Brussels is building up an appetite for looking into cash-for-passport schemes such as Malta’s Individual Investor Programme, one of the European Commission’s top policymakers indicated on Monday.

“There must be a clear link between a person and the country they receive nationality from,” Commission first vice-president Frans Timmermans told journalists inside the EC press room in Brussels. “That is something we can raise with Malta. If you grant citizenship to someone, that person should have a demonstrable link with that country.”

Mr Timmermans acknowledged that the Commission’s scope was limited when it came to issues of citizenship – a domain which member states jealously guard away from Brussels’ prying eyes.

But his hint suggests that EU policymakers are looking into ways of reining in citizenship schemes such as Malta’s, amidst concerns mounting about wealthy criminals buying a European passport as a backdoor into the continent.

WATCH: 'If there are grounds for sanctions against Malta, we will not hesitate'

In August 2017, a BBC crew had reported on wealthy Maltese passport buyers forking out large sums of money for apartments they never set foot in, as a means of satisfying IIP application requirements.

Jourova to visit Malta

Mr Timmermans’ hint was echoed by EU Justice Commissioner Vera Jourova, who told reporters that it would be “good to discuss” the citizenship programme with Maltese authorities.

Ms Jourova, who said she wanted to pay Malta a visit in June, rattled off a list of issues she wanted on the agenda during meetings in Valletta: a stronger FIAU, delayed implementation of EU anti-money laundering rules and progress on the Daphne Caruana Galizia investigation all featured.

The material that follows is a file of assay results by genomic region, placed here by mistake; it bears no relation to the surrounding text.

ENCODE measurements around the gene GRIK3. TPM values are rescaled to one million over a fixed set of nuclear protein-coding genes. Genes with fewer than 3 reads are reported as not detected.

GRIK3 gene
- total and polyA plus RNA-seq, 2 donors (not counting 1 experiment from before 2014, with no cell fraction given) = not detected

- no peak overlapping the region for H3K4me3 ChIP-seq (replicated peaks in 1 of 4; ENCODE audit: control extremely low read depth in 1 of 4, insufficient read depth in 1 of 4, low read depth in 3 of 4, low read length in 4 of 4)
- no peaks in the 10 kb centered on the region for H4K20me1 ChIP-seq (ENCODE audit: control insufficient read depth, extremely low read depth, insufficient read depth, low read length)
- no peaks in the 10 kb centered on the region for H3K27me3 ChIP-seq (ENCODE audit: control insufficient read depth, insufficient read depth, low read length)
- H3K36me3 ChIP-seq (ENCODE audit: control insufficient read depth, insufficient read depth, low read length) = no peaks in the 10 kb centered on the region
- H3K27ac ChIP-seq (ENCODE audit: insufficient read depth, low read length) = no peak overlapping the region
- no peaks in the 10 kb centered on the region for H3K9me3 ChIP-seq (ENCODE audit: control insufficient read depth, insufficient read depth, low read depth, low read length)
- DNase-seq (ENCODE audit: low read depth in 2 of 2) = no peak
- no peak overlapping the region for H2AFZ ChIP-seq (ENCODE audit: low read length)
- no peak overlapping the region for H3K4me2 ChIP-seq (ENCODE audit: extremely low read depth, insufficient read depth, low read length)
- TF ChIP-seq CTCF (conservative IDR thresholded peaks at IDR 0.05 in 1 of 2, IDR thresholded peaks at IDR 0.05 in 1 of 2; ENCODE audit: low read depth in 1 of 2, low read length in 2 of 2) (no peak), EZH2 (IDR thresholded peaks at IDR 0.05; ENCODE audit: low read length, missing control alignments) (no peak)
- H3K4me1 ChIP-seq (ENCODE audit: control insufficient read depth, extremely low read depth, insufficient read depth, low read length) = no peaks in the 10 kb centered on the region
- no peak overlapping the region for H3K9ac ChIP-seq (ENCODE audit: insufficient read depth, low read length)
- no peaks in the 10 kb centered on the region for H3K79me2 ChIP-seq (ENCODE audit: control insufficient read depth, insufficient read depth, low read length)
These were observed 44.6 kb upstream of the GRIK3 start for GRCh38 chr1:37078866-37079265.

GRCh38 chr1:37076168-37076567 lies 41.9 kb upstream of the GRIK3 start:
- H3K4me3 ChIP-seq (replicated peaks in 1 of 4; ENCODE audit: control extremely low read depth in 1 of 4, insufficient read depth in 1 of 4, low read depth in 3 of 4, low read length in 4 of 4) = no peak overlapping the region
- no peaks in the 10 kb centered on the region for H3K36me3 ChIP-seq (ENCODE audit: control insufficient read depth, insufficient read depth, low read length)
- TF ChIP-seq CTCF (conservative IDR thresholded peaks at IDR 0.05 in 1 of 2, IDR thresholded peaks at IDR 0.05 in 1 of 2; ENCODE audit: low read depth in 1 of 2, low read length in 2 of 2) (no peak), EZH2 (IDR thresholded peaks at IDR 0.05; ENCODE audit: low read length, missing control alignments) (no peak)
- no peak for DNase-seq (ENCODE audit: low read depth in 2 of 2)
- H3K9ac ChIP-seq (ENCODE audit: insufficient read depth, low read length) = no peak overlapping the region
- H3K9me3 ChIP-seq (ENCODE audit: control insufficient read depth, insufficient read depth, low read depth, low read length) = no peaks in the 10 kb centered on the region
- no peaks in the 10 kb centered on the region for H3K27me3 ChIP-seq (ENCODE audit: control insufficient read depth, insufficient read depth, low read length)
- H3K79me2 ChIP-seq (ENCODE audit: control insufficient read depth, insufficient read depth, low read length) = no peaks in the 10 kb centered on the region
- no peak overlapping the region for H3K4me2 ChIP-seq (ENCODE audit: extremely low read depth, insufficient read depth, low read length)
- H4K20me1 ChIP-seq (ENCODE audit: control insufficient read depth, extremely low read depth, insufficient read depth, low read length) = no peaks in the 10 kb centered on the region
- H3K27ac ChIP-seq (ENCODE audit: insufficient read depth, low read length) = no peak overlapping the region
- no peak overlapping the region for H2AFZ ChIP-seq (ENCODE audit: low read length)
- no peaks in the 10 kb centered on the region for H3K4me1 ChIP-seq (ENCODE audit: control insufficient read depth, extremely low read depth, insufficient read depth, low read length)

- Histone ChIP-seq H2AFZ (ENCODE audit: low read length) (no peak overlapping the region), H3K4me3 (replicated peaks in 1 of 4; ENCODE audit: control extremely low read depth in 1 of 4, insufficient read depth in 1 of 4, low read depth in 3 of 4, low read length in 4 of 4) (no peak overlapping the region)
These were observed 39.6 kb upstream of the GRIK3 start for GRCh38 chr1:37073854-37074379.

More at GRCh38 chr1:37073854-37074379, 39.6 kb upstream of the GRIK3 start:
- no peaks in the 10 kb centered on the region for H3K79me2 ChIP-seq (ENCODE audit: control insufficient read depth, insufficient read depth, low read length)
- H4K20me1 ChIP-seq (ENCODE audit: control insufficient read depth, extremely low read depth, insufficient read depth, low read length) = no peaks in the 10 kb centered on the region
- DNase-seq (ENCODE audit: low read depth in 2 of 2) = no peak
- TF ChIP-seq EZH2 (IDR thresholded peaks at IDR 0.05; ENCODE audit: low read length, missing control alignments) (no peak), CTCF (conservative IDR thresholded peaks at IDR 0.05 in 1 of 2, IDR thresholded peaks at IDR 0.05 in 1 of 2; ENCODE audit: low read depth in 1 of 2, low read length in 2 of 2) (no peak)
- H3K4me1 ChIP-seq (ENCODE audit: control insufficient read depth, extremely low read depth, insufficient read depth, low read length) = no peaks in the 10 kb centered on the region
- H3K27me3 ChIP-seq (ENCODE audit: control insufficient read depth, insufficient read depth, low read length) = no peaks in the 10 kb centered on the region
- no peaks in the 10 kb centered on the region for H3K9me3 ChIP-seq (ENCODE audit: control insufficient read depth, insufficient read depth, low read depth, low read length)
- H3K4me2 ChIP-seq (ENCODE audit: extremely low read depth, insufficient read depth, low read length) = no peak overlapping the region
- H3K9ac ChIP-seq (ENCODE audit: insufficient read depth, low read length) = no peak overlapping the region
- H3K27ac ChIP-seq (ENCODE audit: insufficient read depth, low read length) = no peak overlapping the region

One positive note, both Mr Timmermans and Ms Jourova agreed, was Malta’s decision to join the European Public Prosecutors’ Office.

Daphne Project

Mr Timmermans again stressed that the EU would not shy away from acting against Malta if revelations concerning Ms Caruana Galizia’s murder warranted it.

“We will not shy away from the consequences if they pertain to Malta, Maltese society or its economic structures,” he said.

READ: EU plans new rules for whistleblower protection

“Everything the Daphne Project brings to table and which is new information will be carefully ascertained. If we see scope to act, we will do so,” Mr Timmermans said.

On Monday, Mr Timmermans received a letter from European People's Party president Manfred Weber reacting to Daphne Project revelations showing how €1.3 million was wired to a "target company" of Konrad Mizzi and Keith Schembri's Panama companies. 

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In the letter, Mr Weber called on the Commission to begin a "rule of law dialogue" with Maltese authorities "to defend the integrity of our Union and the rule of law in our member states".

Whistleblower protection

Mr Timmermans and Ms Jourova were speaking on Monday at a press conference discussing European Commission proposals concerning the protection of whistleblowers.

Proposed new laws would strengthen protection of whistleblowers irrespective of their employment status, and introduce a three-tier reporting system: an internal mechanism for all companies with more than 50 employees or turnover topping €10m, followed by official whistleblower channels and finally public reporting to the media.

In cases of alleged retaliation against whistleblowers, the burden of proof will be reversed, and it will be the employer or entity in question which must prove that it did not discriminate against the whistleblower.

The Commission’s proposals must be approved by MEPs before they can be passed into EU law, with Mr Timmermans saying he hoped that would happen “before the end of our terms next year.”


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